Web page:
*Please note: This slide show represents a visual interpretation and is not intended to provide, nor substitute as medical and/or clinical advice.
Irritable bowel syndrome with constipation (IBS-C), is a condition that causes abdominal pain or discomfort along with changes in bowel movements.
Your bowel movements may be small, hard, and less frequent than usual. When you have a bowel movement, it might be painful or difficult. You might also have gas and feel bloated much of the time.
Researchers believe that several factors may contribute to IBS-C. Causes may include:
- A sensitive digestive system.
- A digestive system that works more slowly than normal.
- A previous case of gastroenteritis, otherwise known as a "stomach bug".
- Hormone changes, especially in women.
Also, IBS may be caused by a disturbance in the normal communication between the brain and the digestive system.
You should see your physician if you think you may have IBS-C. To try to understand your symptoms, they might ask:
- How often do you have bowel movements?
- What do your bowel movements look like?
- Do you have abdominal pain or discomfort?
- Does the pain or discomfort change when you eat a meal or have a bowel movement?
Talking about bowel movements can be embarrassing. But your physician has asked these questions many times and is used to the answers. The more you can openly share with your physician, the better your chances of improving your health.
Your physician may do tests to make sure you have IBS. These tests may include:
- Blood tests.
- Tests on a sample of your bowel movements.
- Breath tests.
These tests can help your physician learn if you have a bowel condition other than IBS, because IBS mimics many other diseases.
IBS-C can be difficult to diagnose because there is no specific test for it,1 and other conditions cause similar symptoms.
But physicians have several diagnostic criteria and checklists they can use to identify IBS.
Your physician might order specific tests if you have:
- Bleeding when you have a bowel movement.
- A condition called anemia, where you have too few red blood cells.
- Bowel disease that runs in your family.
- Symptoms that wake you up at night.
- Frequent fevers.
- Weight loss when you are not trying to lose weight.
You will probably also have more tests if your physician believes your age might be a factor in your condition. Some conditions are more common at certain ages.2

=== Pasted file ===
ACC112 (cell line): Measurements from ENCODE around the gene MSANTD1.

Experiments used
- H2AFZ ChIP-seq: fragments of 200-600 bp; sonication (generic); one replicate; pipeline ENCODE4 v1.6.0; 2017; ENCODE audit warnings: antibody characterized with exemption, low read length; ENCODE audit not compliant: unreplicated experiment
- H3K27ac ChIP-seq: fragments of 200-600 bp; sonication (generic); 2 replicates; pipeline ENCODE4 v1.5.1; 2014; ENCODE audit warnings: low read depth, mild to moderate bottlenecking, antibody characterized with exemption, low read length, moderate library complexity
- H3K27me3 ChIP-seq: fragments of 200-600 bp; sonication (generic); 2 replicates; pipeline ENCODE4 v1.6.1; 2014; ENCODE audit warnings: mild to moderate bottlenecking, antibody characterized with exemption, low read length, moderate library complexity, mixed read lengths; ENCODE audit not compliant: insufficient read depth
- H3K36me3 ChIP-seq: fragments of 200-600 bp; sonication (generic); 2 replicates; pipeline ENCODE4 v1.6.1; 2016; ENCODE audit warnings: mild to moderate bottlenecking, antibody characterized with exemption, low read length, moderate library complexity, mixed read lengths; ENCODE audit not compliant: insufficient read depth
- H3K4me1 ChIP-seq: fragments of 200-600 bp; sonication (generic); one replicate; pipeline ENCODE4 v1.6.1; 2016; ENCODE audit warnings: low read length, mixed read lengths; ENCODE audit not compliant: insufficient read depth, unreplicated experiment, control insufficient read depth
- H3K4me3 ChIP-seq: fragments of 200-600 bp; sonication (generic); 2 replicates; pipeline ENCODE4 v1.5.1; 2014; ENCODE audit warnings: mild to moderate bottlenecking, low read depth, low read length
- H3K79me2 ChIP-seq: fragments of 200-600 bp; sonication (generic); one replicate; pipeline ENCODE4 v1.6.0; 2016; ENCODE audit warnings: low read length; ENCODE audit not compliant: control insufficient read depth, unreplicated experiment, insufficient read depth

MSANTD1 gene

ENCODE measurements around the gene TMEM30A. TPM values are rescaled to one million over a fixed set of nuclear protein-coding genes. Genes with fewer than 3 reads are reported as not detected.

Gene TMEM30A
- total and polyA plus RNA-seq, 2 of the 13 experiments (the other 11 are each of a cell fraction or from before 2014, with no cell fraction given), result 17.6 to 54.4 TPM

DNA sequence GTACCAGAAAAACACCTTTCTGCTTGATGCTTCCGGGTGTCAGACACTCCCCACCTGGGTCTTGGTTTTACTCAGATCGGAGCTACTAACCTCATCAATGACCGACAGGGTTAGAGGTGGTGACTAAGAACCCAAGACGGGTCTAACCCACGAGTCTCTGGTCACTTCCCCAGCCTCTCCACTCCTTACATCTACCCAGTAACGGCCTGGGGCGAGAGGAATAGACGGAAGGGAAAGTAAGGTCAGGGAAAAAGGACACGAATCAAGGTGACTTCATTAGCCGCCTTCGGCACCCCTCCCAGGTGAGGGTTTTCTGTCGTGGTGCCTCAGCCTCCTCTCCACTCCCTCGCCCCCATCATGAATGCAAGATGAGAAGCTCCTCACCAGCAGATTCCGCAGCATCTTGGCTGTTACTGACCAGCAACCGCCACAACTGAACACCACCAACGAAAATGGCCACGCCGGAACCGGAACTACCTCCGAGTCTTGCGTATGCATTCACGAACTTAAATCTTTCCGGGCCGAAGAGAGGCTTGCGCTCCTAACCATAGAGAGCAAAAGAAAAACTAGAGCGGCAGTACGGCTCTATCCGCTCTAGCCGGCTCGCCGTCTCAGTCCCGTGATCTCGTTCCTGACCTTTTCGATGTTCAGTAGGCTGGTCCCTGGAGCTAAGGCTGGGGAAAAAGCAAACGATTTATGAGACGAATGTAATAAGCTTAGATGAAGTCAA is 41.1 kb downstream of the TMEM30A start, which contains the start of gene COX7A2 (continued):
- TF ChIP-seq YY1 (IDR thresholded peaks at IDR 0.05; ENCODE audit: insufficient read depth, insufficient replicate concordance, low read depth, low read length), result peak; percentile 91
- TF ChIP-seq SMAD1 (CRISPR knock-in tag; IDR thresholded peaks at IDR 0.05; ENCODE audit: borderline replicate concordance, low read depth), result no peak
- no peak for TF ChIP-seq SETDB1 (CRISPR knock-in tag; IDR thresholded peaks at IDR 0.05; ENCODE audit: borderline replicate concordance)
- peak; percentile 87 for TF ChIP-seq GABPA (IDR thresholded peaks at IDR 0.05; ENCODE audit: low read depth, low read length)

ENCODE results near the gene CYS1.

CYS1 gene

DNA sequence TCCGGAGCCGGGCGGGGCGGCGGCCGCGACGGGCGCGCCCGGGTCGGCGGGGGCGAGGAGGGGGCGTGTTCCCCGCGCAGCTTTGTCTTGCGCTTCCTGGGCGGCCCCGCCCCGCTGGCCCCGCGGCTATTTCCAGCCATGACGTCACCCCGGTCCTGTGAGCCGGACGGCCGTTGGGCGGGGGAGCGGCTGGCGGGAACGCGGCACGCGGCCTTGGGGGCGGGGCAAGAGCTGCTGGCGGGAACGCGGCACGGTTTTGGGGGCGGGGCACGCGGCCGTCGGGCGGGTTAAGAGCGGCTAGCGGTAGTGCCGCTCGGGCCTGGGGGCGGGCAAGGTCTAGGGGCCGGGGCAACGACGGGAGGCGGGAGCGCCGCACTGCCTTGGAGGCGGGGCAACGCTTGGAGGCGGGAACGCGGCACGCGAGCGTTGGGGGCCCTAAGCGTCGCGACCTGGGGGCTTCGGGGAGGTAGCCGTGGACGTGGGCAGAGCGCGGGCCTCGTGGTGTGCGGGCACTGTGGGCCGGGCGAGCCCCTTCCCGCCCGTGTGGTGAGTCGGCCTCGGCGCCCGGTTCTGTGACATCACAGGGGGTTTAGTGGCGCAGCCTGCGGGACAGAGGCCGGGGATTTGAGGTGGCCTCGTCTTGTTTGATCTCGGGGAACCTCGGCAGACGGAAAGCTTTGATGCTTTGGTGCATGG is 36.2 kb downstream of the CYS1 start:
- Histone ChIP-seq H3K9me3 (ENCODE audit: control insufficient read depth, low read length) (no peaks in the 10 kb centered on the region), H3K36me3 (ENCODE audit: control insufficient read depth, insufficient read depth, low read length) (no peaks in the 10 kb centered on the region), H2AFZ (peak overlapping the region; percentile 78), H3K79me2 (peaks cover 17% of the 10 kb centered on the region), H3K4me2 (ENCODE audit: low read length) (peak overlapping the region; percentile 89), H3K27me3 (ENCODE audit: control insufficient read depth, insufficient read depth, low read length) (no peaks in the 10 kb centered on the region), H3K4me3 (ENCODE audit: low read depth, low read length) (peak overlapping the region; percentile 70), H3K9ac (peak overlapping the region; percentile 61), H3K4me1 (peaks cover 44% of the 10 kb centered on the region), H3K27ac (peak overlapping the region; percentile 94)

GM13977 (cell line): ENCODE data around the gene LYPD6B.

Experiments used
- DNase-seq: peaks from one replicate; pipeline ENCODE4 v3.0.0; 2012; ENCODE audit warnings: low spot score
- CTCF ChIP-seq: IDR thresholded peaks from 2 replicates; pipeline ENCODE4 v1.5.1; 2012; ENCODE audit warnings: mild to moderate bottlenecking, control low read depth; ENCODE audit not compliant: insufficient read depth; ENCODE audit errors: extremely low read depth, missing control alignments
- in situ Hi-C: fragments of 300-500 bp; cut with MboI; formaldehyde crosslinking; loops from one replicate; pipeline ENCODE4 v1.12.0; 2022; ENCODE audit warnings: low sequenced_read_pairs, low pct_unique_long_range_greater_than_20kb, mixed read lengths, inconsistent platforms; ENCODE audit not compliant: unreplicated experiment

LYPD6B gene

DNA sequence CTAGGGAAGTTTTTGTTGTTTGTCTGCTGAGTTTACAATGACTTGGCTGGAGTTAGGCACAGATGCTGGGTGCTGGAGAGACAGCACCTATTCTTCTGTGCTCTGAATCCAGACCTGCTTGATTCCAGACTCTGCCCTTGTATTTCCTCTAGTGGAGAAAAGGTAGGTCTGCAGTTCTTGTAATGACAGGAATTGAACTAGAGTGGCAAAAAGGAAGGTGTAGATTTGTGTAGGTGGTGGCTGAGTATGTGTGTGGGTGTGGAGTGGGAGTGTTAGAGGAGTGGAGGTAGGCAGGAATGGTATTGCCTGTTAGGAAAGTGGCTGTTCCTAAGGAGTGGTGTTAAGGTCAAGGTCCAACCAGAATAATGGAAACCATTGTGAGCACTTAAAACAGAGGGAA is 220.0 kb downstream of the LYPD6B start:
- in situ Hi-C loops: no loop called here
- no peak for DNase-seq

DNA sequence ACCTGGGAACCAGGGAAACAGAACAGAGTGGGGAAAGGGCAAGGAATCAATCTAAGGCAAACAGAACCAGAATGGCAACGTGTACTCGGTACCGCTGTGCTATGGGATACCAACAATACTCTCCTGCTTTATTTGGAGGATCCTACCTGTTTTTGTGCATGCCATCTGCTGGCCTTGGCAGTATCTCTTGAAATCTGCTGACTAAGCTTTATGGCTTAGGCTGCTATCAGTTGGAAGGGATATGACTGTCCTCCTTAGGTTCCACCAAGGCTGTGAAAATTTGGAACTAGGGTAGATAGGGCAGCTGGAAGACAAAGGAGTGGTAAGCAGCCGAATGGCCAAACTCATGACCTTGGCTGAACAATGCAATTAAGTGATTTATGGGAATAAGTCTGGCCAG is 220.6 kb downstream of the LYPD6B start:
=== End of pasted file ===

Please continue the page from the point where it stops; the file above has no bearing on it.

Imaging tests may include an X-ray of your abdomen, an endoscopy or a colonoscopy.3 In these procedures, a physician puts a small tube with a camera inside your body to look for changes to the lining of your bowel.
Most people with IBS-C have no physical changes to their digestive system. If your physician cannot see abnormalities but is still concerned, they can ask for more tests.
You may see your physician regularly after a diagnosis of IBS-C, so they can check your progress. You might also need to keep a record of symptoms, foods, medicines you take, and other factors, such as life events.
When you see your physician about possible IBS-C, you might ask why they think it is IBS. You can also ask which treatments can relieve your symptoms and if your IBS may decrease or disappear in time. They can help you to manage your IBS-C and be more comfortable.
- Wold A. Clinical manifestations and diagnosis of irritable bowel syndrome in adults. Talley NJ, ed. UpToDate. Waltham, MA: UpToDate Inc. https://www.uptodate.com. Accessed July 26, 2019.
- International Foundation for Gastrointestinal Disorders. Diagnosis of IBS. About IBS. https://www.aboutibs.org/diagnosis-of-ibs.html Updated November 2016. Accessed July 26, 2019.
- Kavanagh RG, O’Grady J, Carey BW, O’Connor OJ, Maher MM. Review of the role of abdominal imaging in irritable bowel syndrome. World J Radiol 2018 Nov 28;10(11):143-149. doi: 10.4329/wjr.v10.i11.143
Slide Show - Diagnosing IBS with Constipation
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